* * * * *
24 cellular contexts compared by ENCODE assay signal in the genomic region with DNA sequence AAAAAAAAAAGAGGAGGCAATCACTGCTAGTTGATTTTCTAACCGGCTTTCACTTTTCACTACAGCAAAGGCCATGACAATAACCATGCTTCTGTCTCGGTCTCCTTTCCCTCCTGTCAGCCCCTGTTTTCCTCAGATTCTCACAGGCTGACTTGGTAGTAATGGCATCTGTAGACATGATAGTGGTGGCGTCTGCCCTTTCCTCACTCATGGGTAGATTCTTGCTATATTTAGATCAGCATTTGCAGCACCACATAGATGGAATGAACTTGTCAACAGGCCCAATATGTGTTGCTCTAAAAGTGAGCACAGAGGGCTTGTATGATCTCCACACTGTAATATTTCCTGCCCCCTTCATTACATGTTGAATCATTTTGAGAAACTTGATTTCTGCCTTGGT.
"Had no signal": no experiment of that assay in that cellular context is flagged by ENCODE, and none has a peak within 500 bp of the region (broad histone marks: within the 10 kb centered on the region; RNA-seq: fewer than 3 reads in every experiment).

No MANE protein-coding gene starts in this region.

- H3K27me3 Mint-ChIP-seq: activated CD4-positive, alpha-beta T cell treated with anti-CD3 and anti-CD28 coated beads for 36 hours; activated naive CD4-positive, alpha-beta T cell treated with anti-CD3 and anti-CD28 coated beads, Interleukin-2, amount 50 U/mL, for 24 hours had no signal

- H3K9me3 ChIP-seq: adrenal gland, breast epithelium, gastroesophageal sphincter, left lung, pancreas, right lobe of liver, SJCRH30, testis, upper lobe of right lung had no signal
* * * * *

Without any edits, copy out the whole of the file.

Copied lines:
24 cellular contexts compared by ENCODE assay signal in the genomic region with DNA sequence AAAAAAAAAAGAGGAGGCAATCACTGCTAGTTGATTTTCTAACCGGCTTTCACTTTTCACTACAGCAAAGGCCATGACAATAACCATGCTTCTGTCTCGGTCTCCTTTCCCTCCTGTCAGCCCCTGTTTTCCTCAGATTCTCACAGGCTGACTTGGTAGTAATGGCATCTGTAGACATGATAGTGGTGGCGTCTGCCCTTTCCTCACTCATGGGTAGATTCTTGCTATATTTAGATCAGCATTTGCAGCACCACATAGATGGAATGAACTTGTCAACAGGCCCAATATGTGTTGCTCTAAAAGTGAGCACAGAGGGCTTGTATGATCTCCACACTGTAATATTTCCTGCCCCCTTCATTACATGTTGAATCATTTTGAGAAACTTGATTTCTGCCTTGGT.
"Had no signal": no experiment of that assay in that cellular context is flagged by ENCODE, and none has a peak within 500 bp of the region (broad histone marks: within the 10 kb centered on the region; RNA-seq: fewer than 3 reads in every experiment).

No MANE protein-coding gene starts in this region.

- H3K27me3 Mint-ChIP-seq: activated CD4-positive, alpha-beta T cell treated with anti-CD3 and anti-CD28 coated beads for 36 hours; activated naive CD4-positive, alpha-beta T cell treated with anti-CD3 and anti-CD28 coated beads, Interleukin-2, amount 50 U/mL, for 24 hours had no signal

- H3K9me3 ChIP-seq: adrenal gland, breast epithelium, gastroesophageal sphincter, left lung, pancreas, right lobe of liver, SJCRH30, testis, upper lobe of right lung had no signal